April 17, 2004

Plundered Hearts review

An unusual game for Infocom, and a good introduction to interactive fiction.

Note: The following is a cross-post of a review I wrote on MobyGames of Plundered Hearts, an Infocom interactive fiction / text adventure published in 1987.

The Good

This is the only Infocom game I’ve played so far (with the possible exception of Arthur: The Quest for Excalibur) in which I actually felt like I was "playing a role" other than myself–partially because the main character is female and I’m male, but I think there’s more to it than that. The protagonist actually has personal interests in the game–she’s trying to rescue her father from the clutches of an evil villain, and there’s romance between her and another character, which implies that (if the story is to be immersive) the player needs to identify with the main character to a greater extent than they would with, say, Arthur Dent in The Hitchhiker’s Guide to the Galaxy.

As such, that’s one of the things I liked best about this game–the character wasn’t just a generic placeholder for myself. The protagonist is also quite independent and believable, making her one of the few good female role-models in modern computer games, putting her alongside the ranks of Grace Nakimura of the Gabriel Knight series and April Ryan of The Longest Journey.

The plot was also good, albeit formulaic–if you’ve seen Pirates of the Caribbean, it’s a little bit like playing the role of Elizabeth Swann as the main character, only without the funny parts. I thought the conclusion, in particular, was pretty exciting, and the puzzles are logical and satisfying.

The Bad

The beginning of the game, located on a ship, features some room descriptions that don’t give you all the directions that exits are located at, which was annoying, especially given the fact that the navigation system was a little unfamiliar because you’re on a ship.

Being a "period game", I thought a few descriptions were a little terse. A lot of objects you look at have the generic "you see nothing interesting about this object" type description, which is fine when you’re looking at say, a screwdriver in a contemporary setting, but not when you’re looking at an unfamiliar and exotic object in the 17th century. For the most part, though, the game still provided a good sense of atmosphere.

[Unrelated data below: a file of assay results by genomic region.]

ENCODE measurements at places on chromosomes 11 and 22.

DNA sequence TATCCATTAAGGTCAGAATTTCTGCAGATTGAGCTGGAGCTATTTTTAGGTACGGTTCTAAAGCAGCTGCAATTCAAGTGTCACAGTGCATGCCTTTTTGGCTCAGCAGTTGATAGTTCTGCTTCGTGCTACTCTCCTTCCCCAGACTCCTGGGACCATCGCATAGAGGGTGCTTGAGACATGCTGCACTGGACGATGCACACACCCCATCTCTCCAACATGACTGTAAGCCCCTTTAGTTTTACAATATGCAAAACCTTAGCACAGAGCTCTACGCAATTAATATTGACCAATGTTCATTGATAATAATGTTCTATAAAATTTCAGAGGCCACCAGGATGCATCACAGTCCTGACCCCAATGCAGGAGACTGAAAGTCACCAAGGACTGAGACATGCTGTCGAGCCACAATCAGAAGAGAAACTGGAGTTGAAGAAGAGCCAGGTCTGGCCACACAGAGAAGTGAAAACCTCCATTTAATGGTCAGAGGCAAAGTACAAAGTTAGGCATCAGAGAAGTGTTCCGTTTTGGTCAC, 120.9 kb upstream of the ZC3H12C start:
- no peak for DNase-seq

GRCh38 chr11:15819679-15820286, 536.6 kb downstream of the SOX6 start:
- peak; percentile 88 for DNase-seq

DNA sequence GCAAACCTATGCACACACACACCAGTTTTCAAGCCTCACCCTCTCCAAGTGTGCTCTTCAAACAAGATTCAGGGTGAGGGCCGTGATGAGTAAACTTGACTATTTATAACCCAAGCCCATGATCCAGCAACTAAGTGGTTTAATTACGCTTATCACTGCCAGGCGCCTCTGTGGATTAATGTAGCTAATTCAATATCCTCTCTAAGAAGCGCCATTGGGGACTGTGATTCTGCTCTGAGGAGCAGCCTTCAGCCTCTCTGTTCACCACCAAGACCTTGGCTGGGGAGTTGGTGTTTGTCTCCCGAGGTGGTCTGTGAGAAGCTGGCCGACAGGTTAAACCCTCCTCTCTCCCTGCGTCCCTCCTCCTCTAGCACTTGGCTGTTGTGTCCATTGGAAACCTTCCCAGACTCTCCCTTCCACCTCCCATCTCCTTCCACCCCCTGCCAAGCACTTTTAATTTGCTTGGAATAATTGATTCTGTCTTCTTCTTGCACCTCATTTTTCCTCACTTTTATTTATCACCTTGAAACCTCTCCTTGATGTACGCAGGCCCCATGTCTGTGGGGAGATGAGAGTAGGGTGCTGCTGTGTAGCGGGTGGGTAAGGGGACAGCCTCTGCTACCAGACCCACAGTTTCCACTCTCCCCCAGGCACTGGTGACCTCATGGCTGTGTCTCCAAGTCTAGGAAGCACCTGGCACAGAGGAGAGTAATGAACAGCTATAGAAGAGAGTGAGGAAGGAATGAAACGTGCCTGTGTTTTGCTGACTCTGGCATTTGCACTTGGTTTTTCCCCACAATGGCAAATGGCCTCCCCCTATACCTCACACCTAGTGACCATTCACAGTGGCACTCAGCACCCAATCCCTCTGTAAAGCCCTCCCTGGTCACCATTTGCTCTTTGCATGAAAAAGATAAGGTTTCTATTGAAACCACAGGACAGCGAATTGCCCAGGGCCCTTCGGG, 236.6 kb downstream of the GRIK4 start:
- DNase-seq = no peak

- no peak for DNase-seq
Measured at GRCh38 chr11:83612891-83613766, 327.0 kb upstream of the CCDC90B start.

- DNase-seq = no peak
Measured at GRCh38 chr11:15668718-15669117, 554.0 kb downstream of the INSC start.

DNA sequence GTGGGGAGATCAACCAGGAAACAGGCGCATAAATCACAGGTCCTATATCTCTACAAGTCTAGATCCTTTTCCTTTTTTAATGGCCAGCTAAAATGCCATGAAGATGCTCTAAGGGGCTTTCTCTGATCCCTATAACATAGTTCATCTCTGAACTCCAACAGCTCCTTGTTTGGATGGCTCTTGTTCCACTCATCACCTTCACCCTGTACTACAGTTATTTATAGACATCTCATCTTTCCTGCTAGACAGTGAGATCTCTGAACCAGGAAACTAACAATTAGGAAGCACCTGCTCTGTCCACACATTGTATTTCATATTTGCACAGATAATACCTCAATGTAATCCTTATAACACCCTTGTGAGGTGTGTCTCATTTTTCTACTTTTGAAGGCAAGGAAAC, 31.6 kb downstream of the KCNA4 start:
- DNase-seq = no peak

A few of the NPC’s were a little wooden–this was one of the big challenges of the game, I guess; since it’s not a comedy or a "cartoonish" game like many of Infocom’s other games, because of the heightened level of realism and character relationships, the NPC’s need to be very interactive to be believable, especially the characters of your love interest and your father. Unfortunately, the game falls short a little here, and 99% of the things I tried to talk to them about resulted in a bad generic response like "He fails to notice you’ve spoken" or a very terse one like "I despise that man."

The writing, although generally good, wasn’t quite up to par with that of other Infocom authors like Brian Moriarty. There were also a few contrived events that took place to reveal information about the plot, such as when your character overhears a character talking to himself at length about his evil plans, which just seemed kind of silly.

Finally, the romance between your character and her love interest feels a little, uh, "forced" at the beginning, in a very trashy-romance-novel sort of way, but as the game goes on I either got used to it or it started feeling a little less forced, I’m not sure which.

Like most Infocom games, just because you’re still alive doesn’t mean you can actually win the game from the point you’re at; fortunately, this game gives a good indication of when you’re doomed, and it’s short enough that even if you have to replay it from near the beginning, it’s not that big a deal. As long as you save frequently (and under different filenames), this shouldn’t be a problem and will prepare you well for the harder Infocom games, if this is your first.

The Bottom Line

This was the second Infocom game I won, after Wishbringer. As such, it was a good level of difficulty for a newbie to puzzle-based IF; slightly harder than Wishbringer, but not as difficult as many of Infocom’s "standard" difficulty level titles like Hitchhiker’s and The Lurking Horror.

Its flaws aside, I think that the game is actually one of the most memorable of Infocom’s that I’ve played so far; it’s a very standard genre piece, the characters are all archetypical (with the exception of the strong female protagonist), but it’s also unlike any other Infocom game I’ve played and it’s well-executed. Just about everything in the game gives you a pretty good sense of satisfaction, from solving the puzzles to defeating the evil villains and saving those you care about.

© Atul Varma 2020